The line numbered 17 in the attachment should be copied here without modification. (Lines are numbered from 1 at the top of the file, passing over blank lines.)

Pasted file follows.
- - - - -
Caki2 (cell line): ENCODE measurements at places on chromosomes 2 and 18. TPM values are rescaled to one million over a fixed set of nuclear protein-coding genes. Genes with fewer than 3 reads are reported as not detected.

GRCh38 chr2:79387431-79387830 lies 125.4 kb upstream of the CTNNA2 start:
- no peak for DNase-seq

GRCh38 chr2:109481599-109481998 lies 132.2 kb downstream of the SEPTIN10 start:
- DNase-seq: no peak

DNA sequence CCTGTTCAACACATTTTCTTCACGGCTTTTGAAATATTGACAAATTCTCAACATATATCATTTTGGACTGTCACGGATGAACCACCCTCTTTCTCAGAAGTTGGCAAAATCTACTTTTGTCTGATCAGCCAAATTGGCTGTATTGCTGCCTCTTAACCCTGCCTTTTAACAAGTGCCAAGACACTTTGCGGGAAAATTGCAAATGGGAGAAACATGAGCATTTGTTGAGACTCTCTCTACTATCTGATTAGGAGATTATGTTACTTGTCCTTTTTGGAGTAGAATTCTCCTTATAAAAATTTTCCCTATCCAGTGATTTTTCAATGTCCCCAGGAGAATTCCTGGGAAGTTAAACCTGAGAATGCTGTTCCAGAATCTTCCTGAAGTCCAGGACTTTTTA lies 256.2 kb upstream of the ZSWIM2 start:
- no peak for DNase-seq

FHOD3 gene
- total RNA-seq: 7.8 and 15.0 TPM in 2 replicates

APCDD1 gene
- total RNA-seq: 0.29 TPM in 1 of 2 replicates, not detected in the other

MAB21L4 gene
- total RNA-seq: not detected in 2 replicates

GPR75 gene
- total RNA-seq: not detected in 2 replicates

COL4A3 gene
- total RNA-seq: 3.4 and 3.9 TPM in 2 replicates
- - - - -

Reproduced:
- total RNA-seq: 3.4 and 3.9 TPM in 2 replicates